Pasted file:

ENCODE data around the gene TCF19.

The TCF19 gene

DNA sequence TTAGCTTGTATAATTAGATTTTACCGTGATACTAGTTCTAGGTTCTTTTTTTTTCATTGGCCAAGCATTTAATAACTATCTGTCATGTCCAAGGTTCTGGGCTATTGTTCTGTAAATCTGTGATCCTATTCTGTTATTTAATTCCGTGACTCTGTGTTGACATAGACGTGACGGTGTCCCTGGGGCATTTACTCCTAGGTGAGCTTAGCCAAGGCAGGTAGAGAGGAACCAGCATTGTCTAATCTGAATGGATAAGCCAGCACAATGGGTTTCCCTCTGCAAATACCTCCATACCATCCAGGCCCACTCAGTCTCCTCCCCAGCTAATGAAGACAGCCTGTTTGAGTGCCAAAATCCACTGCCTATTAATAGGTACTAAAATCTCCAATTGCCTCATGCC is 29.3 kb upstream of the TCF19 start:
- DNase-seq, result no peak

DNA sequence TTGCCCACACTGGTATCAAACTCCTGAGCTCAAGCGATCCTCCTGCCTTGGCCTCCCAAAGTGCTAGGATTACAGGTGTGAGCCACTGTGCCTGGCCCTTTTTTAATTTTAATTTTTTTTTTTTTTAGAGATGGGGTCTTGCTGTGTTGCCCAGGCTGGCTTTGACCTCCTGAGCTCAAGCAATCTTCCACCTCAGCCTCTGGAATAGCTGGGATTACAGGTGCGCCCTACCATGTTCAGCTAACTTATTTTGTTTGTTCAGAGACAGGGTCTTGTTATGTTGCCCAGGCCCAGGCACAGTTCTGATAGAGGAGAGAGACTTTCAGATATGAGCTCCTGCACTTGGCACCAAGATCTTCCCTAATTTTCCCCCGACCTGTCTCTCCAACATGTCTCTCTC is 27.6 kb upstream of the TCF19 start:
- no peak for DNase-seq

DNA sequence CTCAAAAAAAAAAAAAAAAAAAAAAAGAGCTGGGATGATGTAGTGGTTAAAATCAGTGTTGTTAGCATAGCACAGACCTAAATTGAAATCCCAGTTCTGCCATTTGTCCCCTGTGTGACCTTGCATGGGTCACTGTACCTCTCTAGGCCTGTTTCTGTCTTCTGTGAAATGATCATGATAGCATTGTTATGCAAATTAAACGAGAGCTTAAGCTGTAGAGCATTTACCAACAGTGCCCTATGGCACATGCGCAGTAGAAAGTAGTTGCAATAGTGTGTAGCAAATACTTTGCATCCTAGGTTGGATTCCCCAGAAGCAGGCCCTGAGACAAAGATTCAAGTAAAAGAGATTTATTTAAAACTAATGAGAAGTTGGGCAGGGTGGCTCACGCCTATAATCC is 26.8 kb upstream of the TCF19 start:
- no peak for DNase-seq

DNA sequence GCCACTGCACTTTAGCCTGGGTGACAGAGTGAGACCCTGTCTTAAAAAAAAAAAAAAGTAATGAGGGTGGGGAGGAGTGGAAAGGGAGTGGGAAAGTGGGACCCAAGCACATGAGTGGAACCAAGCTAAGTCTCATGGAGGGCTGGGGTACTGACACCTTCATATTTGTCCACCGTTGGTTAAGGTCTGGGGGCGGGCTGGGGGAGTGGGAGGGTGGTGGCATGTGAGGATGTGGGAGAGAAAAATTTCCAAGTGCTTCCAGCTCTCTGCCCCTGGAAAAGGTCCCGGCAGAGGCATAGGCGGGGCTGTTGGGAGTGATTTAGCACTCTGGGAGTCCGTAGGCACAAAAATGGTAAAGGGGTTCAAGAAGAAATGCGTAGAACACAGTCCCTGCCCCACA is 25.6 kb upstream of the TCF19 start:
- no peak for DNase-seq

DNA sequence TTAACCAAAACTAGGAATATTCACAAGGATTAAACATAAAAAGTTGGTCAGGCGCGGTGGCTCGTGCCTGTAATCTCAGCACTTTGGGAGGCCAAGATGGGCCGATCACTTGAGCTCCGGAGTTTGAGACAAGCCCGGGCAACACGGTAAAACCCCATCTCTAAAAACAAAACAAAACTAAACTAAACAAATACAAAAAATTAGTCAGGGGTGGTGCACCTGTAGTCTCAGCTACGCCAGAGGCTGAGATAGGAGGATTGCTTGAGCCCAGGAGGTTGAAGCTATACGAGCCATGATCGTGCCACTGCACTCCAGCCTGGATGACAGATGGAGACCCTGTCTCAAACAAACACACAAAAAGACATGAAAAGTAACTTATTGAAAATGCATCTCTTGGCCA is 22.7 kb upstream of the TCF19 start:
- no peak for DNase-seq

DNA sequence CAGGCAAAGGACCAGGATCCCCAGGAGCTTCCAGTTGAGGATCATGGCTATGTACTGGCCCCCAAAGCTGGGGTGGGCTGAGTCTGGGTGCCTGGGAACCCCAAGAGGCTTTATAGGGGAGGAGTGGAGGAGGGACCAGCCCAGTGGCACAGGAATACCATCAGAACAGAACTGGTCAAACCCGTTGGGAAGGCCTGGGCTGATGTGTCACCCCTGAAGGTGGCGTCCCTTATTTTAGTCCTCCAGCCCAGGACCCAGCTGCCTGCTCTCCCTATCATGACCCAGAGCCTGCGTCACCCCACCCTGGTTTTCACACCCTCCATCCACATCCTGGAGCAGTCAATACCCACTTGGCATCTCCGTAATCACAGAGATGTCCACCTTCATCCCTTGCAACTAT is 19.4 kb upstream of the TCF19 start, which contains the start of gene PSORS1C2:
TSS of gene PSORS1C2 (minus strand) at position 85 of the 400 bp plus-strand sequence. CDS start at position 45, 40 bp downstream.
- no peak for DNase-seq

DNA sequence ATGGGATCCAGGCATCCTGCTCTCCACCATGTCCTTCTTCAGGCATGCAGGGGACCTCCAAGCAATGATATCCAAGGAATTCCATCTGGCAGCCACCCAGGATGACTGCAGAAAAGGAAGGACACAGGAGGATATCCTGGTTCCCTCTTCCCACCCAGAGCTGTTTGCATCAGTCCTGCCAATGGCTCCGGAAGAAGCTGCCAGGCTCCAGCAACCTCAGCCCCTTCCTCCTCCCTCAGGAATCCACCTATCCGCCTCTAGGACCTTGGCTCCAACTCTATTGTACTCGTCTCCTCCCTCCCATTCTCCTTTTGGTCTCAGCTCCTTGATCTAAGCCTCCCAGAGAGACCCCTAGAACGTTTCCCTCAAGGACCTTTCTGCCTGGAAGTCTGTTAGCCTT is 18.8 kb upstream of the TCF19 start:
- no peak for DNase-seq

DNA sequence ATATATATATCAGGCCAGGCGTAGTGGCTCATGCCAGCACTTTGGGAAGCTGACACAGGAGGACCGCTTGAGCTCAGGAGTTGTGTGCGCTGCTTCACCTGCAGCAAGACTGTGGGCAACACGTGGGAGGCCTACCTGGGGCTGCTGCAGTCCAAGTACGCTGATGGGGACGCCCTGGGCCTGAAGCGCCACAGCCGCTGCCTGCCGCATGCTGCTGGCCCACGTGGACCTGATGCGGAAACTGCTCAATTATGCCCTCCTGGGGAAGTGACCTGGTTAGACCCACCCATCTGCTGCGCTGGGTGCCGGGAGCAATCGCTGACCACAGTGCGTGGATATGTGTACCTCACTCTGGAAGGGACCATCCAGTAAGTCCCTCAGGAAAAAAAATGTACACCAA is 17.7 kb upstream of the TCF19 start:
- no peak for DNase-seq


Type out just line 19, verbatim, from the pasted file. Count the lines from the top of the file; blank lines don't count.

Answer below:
- no peak for DNase-seq